A very important part of changing our thinking and thus changing our lives includes the aspect of learning how to avoid taking another’s behaviors personally. What exactly does that mean anyway? Well, first of all, it’s a valuable lesson to understand that no one else’s choices are about you. When you take another’s choice personally, you create a faulty and distorted lens in which to see all life. In reality, behavior comes from what one has to gain – even if the only thing he/she has to gain is to be consistent with him or herself and past choices. No one is really doing anything to you personally. No one picks you out to purposely hurt you without the primary goal of gaining something for themselves. You never have to feel a loss of self-esteem based on someone else’s choice. All choices are made based on how the choice will benefit the person making it – not purposely to hurt you. People are just not made that way. However, sometimes it can feel like others are purposely doing things to you. Let’s look at some examples to better explain this.

When you are lying in bed at night thinking about your day, are you not the center of your own world? Of course, you are. You are lying in bed every night thinking… “I” this and “I” that. You might think, “Why did I say that?” or “What was I thinking?” or “I have to get that done,” etc. You might think, “I wonder if he meant what he said?” or “What was she thinking when she did that to me,” or What should I do?” The point is that all your thoughts come back to you. Well, guess what? Everyone else is in bed at night thinking the same thing: “I,” or “me.” Everyone is the center of his/her own thoughts and choices. If someone else is thinking of you, it’s through the lens of how it affects him.

Think about it. Maybe you and your husband haven’t been getting along quite as well as you were in the past. You notice that your husband is spending lots of time away from home, and eventually you find out that he has been cheating on you with your neighbor. The cheating is not necessarily about you. It probably was not planned to “get you back.” You don’t have to take it personally and suffer a loss of self-esteem or beat yourself up about it. Regardless of what each of you contributed to the relationship or maybe lacked in committing to the relationship, your husband still chose to cheat because he had something to gain by it. Obviously, he became interested in someone else – that’s about him. Regardless of what you did or did not do, he could have made a different choice that could have kept him in the relationship if he had wanted to. He could have: asked you to go to a marriage counselor; informed you that he felt that his needs were not being met; informed you that he didn’t think the relationship was working out; or he could have just told you that he is not interested anymore and is planning to get divorced; or anything else. His choice to cheat may have been a combination of his lack of remaining committed, his frustration or intolerance of you, and/or his interest in someone else. And, indeed, you most likely contributed in some way. But still, his choices do not make you a failure. You do not have to lose self-esteem because of his choices. You will probably feel some sense of loss, which is quite normal and justified. Obviously, the relationship is just over – and that’s all. Change happens, and it’s time to move forward. It’s not about you personally. It was a combination of events that led to this incident. Everyone needs to own his/her own choices.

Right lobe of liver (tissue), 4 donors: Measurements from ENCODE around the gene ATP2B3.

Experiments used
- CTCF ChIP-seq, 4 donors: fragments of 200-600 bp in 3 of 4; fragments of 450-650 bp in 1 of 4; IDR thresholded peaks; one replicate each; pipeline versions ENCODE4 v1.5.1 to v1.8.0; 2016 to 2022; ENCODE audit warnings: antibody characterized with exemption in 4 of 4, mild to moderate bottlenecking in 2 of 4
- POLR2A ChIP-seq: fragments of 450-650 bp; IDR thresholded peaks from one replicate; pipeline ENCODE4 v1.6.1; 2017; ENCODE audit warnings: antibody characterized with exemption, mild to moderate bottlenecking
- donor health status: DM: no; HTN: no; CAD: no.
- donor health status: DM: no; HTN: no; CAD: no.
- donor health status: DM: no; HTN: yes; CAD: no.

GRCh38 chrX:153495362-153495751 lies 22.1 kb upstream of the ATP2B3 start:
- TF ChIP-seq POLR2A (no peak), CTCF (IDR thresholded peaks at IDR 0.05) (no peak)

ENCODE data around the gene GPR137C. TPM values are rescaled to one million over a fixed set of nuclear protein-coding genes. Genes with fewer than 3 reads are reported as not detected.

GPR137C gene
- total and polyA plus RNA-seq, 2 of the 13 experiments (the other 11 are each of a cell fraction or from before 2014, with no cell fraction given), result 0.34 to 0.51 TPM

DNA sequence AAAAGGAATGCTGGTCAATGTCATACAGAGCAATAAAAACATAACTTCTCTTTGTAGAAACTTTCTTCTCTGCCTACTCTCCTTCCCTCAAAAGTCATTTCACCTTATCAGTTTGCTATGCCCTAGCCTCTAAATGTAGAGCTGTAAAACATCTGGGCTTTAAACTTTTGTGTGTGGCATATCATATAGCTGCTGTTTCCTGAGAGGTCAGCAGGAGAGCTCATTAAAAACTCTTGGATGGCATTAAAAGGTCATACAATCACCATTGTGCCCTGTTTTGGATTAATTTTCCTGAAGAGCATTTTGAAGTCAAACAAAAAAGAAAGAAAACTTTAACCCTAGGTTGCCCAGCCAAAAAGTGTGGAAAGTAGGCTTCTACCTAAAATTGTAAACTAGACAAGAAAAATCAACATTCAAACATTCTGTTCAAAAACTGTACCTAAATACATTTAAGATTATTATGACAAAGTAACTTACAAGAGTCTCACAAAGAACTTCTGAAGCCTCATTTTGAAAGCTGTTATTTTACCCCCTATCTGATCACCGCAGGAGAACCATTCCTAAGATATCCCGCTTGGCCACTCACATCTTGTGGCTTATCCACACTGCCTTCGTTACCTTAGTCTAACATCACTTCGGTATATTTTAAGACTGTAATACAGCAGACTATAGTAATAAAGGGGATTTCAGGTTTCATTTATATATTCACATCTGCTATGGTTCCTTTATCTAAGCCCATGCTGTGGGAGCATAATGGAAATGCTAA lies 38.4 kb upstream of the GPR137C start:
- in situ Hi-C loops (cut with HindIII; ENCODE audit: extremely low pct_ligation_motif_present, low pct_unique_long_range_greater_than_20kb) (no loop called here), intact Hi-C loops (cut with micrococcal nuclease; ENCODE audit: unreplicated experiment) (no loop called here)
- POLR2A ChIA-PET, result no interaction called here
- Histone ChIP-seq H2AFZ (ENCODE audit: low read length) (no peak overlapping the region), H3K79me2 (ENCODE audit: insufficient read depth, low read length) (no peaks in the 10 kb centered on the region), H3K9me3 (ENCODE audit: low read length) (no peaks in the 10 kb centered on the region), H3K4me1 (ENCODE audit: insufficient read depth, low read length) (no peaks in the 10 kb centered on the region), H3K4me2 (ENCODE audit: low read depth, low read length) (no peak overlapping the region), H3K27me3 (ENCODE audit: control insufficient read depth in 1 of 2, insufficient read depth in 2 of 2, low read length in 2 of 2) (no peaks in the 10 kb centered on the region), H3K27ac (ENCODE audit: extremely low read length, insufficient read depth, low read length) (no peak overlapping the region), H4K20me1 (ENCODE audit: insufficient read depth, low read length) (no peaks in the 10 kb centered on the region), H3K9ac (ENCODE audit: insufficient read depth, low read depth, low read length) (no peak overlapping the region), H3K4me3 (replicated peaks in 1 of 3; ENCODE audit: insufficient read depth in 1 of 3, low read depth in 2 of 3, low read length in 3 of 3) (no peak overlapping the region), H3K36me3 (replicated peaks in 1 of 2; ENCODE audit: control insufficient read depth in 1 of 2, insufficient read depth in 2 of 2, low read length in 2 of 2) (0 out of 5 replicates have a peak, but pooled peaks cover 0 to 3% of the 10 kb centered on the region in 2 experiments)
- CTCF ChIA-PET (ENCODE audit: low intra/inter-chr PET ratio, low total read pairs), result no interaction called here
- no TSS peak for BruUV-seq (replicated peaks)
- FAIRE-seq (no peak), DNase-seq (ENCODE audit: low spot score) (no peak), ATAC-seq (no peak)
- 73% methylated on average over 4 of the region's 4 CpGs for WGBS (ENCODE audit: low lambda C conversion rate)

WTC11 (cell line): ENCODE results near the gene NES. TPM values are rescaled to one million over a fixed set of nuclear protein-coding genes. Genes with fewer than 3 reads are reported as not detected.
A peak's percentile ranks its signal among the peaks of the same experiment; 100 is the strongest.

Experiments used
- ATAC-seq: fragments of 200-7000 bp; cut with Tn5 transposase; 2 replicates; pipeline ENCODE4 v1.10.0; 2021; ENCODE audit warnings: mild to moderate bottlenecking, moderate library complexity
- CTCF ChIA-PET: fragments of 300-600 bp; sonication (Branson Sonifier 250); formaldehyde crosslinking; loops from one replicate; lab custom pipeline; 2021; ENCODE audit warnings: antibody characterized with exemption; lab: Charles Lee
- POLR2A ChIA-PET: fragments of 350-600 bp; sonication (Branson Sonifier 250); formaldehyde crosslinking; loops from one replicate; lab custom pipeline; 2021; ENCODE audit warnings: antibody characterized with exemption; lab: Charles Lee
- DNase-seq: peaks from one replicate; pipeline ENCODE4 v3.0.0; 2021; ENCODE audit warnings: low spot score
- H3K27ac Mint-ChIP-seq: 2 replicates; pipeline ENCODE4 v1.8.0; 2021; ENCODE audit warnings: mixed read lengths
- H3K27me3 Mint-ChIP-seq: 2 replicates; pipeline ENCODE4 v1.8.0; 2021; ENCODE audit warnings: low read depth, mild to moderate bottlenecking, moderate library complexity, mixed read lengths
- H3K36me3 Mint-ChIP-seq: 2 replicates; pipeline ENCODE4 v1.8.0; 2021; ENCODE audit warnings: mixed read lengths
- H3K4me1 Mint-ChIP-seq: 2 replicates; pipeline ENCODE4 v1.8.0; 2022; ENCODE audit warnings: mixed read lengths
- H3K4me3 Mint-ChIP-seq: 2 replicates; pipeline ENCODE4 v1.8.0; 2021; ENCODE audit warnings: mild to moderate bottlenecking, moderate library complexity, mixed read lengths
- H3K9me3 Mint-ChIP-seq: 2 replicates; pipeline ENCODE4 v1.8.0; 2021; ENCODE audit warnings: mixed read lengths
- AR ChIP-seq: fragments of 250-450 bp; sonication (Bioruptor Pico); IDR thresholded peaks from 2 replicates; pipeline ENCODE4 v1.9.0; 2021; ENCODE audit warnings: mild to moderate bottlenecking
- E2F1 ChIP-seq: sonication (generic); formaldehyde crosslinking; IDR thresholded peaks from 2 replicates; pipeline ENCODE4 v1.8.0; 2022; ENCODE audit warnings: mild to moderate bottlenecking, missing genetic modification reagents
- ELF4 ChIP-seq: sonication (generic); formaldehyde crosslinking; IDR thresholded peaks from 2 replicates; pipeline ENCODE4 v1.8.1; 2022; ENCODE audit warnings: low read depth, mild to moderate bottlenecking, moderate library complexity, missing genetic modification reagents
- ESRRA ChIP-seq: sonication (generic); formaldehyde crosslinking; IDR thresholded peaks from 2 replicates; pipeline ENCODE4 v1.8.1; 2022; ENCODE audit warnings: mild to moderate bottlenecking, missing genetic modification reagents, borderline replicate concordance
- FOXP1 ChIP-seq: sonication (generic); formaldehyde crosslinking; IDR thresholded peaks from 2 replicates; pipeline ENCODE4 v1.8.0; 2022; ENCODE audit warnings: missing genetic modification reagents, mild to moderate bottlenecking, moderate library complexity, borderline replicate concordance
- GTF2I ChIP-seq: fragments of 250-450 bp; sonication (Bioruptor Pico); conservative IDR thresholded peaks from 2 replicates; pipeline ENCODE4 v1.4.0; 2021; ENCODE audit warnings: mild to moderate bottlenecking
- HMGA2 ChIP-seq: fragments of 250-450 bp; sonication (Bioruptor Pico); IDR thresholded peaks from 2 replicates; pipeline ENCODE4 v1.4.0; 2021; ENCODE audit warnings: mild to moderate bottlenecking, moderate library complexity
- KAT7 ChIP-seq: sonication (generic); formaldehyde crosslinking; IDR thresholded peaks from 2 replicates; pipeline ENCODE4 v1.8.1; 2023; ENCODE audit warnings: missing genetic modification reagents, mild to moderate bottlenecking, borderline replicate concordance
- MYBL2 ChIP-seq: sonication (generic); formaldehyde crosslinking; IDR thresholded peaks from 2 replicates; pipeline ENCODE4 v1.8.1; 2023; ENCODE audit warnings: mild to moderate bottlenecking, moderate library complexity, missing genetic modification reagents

When a thief goes out to rob someone, his goal is to gain someone else’s money. The fact that he chooses a victim is secondary to his main goal of getting the money. It’s definitely about what he has to gain.

Even if the a situation is a positive one, it’s still about the person making the choice. If you decide to give a large sum of money to charity, of course someone else is going to benefit. But, the initial goal is about you. First, you are being consistent with your own positive identity, then you feel good about doing a positive deed, and finally, someone else benefits from your kind heart. Your choices are always about you first; otherwise you would never think to make them.

Understanding the difference is difficult sometimes when your heart is breaking from a painful event or loss. But the point is that if you can sort out all the faulty and distorted thoughts, you can focus on the real pain of the event and get through it quicker. Taking it personally only creates a faulty lens of failure and victimization that could affect how you interpret future events as well. When you understand that everyone is responsible for his or her own choices – good, bad, or indifferent, it’s easier not to take it personally and you can maintain a healthier view of life!

Author's Bio: 

Cherie Scheurich is a Licensed Holistic Minister, a Licensed Professional Counselor, and a Certified Holistic Life Coach. She has many years of experience helping others work through serious life-changing traumas as well as achieve the lives they desire. Visit Cherie at www.LotusHolisticLife.com for more tips on life's outlooks and coaching options. Lotus Holistic Life also offers a variety of self-help curriculum and a wide variety of holistic products.